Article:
Winnipeg Cab History / 26: Street Cabs vs Livery Cabs (1)
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This photo of the official launch of the Winnipeg Electric Street Railway contains a small element of drama. The drivers of two cabs on the City Hall Stand can be seen eyeing their new transportation rival, as is the driver of the passing hotel omnibus.


5 Sept. 1892. Opening of Winnipeg Electric Street Railway. Archives Manitoba, Transportation -- Streetcar 19 (Negatives ON152, N7600, N7601).

Winnipeg Cab History / 26

Street Cabs vs Livery Cabs (1)

Street cabs and street cab drivers started off with a bad reputation that only got worse during the 1890s. There are several reasons for this, one being that the stereotype of the dishonest cab driver was already a couple of centuries old in England, France and other European countries.

Class divisions, exacerbated by fear and suspicion, fed the stereotype. Middle class cab riders accustomed to dealing with respectful servants and obedient employees did not enjoy being at the mercy of unsupervised cab drivers who were aware of their power and willing to exercise their independence.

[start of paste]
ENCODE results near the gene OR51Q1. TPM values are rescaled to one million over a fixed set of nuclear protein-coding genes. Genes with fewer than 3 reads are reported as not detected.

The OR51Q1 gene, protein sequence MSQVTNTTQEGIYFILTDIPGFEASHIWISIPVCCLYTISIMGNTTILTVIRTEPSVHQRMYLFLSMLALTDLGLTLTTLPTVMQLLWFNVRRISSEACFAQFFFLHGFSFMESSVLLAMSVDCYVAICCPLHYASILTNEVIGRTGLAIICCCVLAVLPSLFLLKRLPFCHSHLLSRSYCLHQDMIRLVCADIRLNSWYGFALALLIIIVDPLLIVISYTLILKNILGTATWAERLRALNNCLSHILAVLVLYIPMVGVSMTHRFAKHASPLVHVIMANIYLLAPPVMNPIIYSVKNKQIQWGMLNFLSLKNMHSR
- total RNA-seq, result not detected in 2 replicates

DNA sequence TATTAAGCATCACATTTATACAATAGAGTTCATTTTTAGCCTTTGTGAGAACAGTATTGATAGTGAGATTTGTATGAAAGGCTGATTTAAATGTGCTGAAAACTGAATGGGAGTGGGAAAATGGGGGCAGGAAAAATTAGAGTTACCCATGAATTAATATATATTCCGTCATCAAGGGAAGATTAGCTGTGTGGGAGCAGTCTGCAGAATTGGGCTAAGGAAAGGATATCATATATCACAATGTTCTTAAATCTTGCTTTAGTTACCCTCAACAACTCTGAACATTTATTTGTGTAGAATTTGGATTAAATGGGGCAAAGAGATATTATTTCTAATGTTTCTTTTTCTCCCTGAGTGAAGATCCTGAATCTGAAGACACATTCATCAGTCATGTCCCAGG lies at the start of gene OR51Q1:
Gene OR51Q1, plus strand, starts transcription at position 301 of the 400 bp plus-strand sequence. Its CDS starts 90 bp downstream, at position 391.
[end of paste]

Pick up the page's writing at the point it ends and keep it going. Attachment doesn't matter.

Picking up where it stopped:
The quality of the street cabs themselves no doubt contributed to their bad reputation. Street cabs, almost by definition, were the bottom rung of the cab business. Livery stable owners would have used their older carriages for street work and most individual owner-operators would have upgraded their vehicles, it at all, with castoffs from livery stables or other second-hand dealers.

Of course, there were enough bad characters to lend credence to the disreputable stereotype. On one memorable evening in 1897 four Winnipeg street cab drivers, in separate incidents, were charged with drunkenness, assault and "furious driving" (i.e., driving a horse at a gallop in defiance of the speed limit).


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